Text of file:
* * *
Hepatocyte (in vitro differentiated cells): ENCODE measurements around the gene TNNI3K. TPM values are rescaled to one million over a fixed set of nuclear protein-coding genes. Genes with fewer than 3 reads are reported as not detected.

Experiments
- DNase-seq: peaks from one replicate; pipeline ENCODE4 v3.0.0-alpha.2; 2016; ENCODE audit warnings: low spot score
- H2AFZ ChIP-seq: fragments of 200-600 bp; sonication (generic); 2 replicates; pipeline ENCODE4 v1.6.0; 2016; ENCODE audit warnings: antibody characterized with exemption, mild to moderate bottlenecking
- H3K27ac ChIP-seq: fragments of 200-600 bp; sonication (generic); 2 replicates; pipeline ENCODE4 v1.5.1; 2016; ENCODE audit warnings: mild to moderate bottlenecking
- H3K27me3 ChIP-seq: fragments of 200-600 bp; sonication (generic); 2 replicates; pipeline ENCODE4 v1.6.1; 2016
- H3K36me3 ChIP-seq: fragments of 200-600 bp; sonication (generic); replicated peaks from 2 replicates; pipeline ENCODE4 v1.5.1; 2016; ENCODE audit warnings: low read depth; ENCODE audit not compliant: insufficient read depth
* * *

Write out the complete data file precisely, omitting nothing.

Hepatocyte (in vitro differentiated cells): ENCODE measurements around the gene TNNI3K. TPM values are rescaled to one million over a fixed set of nuclear protein-coding genes. Genes with fewer than 3 reads are reported as not detected.

Experiments
- DNase-seq: peaks from one replicate; pipeline ENCODE4 v3.0.0-alpha.2; 2016; ENCODE audit warnings: low spot score
- H2AFZ ChIP-seq: fragments of 200-600 bp; sonication (generic); 2 replicates; pipeline ENCODE4 v1.6.0; 2016; ENCODE audit warnings: antibody characterized with exemption, mild to moderate bottlenecking
- H3K27ac ChIP-seq: fragments of 200-600 bp; sonication (generic); 2 replicates; pipeline ENCODE4 v1.5.1; 2016; ENCODE audit warnings: mild to moderate bottlenecking
- H3K27me3 ChIP-seq: fragments of 200-600 bp; sonication (generic); 2 replicates; pipeline ENCODE4 v1.6.1; 2016
- H3K36me3 ChIP-seq: fragments of 200-600 bp; sonication (generic); replicated peaks from 2 replicates; pipeline ENCODE4 v1.5.1; 2016; ENCODE audit warnings: low read depth; ENCODE audit not compliant: insufficient read depth